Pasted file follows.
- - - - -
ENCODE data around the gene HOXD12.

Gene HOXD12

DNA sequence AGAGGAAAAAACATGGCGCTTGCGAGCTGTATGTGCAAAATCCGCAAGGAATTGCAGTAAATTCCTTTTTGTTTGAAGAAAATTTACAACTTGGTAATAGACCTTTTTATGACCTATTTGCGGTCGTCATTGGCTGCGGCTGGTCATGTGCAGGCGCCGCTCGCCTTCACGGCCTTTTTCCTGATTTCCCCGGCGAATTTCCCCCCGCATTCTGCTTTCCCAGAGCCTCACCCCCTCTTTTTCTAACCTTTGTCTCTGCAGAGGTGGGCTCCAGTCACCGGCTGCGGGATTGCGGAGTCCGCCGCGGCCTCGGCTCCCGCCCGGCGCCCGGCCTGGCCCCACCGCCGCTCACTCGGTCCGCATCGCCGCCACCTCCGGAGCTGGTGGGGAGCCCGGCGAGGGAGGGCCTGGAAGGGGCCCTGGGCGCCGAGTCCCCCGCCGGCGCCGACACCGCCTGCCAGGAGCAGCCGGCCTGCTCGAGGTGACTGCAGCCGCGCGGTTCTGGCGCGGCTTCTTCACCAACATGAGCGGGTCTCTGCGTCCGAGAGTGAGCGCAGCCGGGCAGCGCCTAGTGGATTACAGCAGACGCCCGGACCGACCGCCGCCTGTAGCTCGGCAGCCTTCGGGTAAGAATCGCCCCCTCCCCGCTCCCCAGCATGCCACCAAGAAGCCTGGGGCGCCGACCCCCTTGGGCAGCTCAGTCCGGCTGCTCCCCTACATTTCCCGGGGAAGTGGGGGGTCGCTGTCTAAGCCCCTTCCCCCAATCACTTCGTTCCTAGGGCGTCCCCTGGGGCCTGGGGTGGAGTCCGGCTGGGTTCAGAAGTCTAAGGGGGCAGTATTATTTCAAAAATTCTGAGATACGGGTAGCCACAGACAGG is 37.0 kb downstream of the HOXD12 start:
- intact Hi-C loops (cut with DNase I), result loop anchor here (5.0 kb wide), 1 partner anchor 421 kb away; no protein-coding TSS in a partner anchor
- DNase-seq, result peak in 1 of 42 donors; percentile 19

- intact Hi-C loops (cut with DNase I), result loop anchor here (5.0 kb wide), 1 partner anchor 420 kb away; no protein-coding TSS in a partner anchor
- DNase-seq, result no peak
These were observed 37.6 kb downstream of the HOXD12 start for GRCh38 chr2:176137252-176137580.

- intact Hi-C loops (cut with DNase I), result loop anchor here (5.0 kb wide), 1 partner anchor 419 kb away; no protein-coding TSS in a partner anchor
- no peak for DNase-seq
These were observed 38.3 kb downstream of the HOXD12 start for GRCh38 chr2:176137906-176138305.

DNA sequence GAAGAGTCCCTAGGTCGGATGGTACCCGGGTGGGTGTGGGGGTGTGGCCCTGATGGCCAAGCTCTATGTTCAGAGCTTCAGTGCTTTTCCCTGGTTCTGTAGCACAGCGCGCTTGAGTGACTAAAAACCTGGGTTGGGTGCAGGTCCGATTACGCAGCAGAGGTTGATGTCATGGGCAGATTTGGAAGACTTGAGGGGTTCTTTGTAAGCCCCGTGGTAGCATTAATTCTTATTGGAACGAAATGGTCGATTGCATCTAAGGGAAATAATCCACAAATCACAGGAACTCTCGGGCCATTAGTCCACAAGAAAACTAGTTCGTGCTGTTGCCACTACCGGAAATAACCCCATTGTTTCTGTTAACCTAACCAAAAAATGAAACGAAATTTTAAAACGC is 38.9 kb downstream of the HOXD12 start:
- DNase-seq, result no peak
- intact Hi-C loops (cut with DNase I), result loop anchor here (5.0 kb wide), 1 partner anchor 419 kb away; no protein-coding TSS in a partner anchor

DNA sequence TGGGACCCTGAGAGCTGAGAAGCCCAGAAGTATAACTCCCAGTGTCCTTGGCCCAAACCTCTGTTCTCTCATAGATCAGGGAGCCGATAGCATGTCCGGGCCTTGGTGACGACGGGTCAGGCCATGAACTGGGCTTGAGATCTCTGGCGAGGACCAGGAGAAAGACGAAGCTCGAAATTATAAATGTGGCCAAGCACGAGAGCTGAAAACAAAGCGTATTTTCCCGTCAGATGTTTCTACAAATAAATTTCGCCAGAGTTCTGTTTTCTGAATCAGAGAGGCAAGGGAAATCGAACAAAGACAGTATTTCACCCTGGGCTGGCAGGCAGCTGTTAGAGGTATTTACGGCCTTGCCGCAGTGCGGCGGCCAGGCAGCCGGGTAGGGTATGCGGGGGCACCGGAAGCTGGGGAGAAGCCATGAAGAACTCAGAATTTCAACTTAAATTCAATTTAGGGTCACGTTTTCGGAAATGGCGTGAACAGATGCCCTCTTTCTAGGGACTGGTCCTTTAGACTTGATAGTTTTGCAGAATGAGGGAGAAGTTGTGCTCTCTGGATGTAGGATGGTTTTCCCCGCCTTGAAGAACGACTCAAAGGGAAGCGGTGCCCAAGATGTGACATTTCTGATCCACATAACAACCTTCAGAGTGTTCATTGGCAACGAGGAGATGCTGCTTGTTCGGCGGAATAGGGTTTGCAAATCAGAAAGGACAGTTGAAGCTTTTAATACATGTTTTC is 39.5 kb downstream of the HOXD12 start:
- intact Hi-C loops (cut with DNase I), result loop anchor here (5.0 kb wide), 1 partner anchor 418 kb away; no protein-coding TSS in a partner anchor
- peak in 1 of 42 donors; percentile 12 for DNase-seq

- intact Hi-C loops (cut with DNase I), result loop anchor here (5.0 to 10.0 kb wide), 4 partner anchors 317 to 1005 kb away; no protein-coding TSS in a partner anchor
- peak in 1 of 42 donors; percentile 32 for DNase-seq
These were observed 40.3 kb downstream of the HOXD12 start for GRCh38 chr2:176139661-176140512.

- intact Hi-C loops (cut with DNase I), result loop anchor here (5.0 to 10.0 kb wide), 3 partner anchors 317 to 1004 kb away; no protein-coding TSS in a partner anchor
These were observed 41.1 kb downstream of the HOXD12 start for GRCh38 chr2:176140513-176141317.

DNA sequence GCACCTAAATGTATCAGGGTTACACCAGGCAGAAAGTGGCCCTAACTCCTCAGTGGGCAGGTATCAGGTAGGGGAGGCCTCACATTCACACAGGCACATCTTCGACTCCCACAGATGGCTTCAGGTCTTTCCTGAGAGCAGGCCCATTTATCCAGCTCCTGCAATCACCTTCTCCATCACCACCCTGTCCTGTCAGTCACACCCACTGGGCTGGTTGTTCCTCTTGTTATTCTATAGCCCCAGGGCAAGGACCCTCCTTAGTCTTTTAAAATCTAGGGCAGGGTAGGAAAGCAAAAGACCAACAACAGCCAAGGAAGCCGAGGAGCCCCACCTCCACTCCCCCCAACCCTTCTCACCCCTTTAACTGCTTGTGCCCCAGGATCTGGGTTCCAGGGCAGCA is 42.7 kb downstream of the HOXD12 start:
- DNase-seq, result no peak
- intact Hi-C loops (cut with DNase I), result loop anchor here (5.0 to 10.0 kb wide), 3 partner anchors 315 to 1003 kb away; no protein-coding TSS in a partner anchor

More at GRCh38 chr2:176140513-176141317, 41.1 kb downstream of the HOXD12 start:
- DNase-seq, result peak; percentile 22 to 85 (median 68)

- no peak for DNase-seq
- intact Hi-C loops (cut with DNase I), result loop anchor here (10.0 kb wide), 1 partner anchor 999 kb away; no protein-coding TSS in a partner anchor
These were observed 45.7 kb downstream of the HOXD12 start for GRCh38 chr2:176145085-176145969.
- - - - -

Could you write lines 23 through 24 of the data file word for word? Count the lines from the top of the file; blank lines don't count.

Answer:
DNA sequence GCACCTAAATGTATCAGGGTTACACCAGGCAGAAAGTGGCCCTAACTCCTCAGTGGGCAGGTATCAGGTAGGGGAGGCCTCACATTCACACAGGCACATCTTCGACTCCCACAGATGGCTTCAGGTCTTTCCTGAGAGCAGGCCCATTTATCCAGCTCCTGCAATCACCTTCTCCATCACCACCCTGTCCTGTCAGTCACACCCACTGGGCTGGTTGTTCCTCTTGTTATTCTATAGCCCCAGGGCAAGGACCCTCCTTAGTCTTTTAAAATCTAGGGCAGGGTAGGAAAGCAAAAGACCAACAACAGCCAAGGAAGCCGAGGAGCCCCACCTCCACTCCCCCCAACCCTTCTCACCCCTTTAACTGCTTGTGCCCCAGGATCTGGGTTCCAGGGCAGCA is 42.7 kb downstream of the HOXD12 start:
- DNase-seq, result no peak